Ever since July 2005 when the Indo-U.S. civilian nuclear cooperation agreement was signed, the country has been plunged in a heated debate over its implications. Leaving aside the ideologies, whose views are conditioned by their inherent pro- or anti-Americanism, the merits of the agreement have been the subject of much discussion, with strategic experts, the scientific community as well as concerned citizens divided in their views and presenting very divergent opinions.

Even as the Agreement was being hailed with much self-congratulation as a path-breaker, it ran into a barrage of criticism, both on its substance as also on the uncertainty about eventual U.S. Congressional approval. Indian spokespersons were at pains to suggest that there would be simultaneous movement forward, but it became obvious pretty soon that India would first have to take all the steps towards compliance before the U.S. Congress could take it up for ratification. It has become even clearer now after two rounds of technical talks that the Indian plan of separation of facilities, complex enough by itself, must meet with U.S. approval before further progress can be made.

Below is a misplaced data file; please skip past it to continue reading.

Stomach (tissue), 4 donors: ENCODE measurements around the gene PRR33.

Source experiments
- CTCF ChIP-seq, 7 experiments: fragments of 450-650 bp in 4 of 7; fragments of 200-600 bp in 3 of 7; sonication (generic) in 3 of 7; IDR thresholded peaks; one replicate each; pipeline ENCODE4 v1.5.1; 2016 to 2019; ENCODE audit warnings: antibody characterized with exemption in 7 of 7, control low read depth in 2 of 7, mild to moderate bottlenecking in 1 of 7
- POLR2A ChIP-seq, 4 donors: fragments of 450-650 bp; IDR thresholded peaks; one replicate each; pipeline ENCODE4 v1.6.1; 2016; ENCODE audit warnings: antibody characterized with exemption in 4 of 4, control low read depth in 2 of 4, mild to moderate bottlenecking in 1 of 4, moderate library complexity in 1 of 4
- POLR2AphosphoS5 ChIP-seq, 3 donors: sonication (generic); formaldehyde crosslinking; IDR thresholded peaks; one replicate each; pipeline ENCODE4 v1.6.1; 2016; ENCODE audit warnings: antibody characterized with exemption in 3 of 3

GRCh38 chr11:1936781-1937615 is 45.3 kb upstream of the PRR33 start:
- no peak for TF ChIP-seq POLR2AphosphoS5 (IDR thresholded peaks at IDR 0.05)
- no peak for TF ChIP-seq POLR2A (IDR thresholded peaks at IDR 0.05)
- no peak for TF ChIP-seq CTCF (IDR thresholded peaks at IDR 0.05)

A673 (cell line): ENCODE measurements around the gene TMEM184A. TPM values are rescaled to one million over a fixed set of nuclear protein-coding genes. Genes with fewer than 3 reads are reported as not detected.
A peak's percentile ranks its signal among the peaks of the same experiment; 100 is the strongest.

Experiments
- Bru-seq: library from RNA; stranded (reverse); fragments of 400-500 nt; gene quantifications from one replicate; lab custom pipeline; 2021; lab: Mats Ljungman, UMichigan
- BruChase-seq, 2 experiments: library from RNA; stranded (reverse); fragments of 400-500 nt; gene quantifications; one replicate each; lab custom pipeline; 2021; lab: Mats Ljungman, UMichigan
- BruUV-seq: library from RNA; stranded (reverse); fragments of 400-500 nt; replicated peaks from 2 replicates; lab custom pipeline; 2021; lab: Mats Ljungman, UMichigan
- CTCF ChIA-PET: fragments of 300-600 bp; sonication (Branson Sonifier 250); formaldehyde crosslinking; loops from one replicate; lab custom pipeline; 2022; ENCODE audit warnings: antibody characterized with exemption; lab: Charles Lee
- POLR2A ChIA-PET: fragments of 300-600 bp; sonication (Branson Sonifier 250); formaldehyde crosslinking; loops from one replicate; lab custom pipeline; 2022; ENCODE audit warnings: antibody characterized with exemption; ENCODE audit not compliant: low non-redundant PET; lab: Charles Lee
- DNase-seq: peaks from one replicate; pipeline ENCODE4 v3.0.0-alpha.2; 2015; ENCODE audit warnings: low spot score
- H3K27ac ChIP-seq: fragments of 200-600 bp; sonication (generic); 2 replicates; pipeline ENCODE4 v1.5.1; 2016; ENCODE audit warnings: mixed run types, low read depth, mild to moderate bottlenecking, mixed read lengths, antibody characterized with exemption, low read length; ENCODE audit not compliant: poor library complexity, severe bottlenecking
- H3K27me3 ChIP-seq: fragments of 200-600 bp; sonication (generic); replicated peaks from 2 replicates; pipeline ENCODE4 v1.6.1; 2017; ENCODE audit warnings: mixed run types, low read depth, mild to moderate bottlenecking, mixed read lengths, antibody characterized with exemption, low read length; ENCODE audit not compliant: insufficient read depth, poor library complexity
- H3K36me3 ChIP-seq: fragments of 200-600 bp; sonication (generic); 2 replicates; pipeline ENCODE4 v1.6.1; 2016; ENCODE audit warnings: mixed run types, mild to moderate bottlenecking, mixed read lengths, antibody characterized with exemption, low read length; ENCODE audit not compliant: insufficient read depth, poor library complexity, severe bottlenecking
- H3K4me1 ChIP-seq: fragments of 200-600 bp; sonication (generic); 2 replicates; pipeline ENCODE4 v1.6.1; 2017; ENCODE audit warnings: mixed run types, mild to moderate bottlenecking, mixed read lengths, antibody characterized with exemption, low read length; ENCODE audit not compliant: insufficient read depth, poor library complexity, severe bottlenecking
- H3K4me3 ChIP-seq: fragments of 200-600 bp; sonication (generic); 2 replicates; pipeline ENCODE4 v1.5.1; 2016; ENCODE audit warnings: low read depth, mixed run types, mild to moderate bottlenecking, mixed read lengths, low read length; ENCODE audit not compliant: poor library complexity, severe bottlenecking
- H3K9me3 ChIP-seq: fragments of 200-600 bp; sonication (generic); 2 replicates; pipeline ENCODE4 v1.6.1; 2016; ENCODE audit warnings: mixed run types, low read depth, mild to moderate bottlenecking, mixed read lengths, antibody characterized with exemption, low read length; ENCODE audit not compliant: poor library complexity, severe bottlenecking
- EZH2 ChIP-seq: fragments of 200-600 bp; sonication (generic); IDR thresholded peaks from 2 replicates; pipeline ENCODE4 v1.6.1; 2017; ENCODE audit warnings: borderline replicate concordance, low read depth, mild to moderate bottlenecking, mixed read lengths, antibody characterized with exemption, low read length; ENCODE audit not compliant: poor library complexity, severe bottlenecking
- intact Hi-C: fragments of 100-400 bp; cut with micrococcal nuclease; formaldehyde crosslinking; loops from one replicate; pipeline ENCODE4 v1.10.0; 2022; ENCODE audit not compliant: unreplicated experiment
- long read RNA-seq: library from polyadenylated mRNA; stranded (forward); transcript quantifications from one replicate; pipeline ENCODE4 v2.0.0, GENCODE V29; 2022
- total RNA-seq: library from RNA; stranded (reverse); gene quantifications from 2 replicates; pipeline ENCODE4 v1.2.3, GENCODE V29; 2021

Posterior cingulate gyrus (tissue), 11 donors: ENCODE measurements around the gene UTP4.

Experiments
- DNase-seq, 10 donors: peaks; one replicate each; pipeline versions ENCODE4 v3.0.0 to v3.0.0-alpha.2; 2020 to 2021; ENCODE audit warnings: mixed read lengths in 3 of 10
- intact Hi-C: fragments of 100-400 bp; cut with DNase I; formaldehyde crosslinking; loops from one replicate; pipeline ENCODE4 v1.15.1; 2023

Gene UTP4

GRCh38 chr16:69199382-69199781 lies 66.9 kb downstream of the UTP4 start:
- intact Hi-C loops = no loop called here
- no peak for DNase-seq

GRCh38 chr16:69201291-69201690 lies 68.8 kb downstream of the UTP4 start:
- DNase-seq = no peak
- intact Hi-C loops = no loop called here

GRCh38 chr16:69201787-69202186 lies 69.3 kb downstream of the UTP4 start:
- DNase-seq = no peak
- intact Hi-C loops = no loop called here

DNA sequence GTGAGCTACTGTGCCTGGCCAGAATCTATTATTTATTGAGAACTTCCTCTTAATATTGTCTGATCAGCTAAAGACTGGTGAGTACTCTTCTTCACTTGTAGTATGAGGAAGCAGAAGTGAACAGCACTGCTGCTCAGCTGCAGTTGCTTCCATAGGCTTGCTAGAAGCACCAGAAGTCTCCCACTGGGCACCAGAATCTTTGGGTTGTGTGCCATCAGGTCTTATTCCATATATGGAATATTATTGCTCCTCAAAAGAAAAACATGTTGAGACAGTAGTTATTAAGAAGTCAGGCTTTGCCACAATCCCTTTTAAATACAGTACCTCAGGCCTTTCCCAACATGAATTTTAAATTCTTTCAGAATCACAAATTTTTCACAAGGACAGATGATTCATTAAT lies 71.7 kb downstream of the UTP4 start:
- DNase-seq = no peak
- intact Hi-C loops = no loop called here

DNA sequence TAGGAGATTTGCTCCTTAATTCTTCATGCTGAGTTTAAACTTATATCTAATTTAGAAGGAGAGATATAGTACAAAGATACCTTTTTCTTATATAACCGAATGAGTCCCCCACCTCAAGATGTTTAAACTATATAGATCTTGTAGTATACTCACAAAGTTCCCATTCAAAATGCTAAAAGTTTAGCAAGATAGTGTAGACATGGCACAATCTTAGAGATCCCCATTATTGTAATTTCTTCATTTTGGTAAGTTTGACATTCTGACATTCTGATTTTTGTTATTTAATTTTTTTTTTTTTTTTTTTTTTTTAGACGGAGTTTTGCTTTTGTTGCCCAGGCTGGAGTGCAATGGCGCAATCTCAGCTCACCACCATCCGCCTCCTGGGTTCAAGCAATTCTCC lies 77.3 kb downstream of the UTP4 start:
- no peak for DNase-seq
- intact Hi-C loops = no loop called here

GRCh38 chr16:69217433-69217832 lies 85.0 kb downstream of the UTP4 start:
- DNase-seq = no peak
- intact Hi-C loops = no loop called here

A comprehensive statement by the Government had been promised but two sessions of Parliament have come and gone and there has been none. No Standing Committee of Parliament has had an opportunity to consider the matter.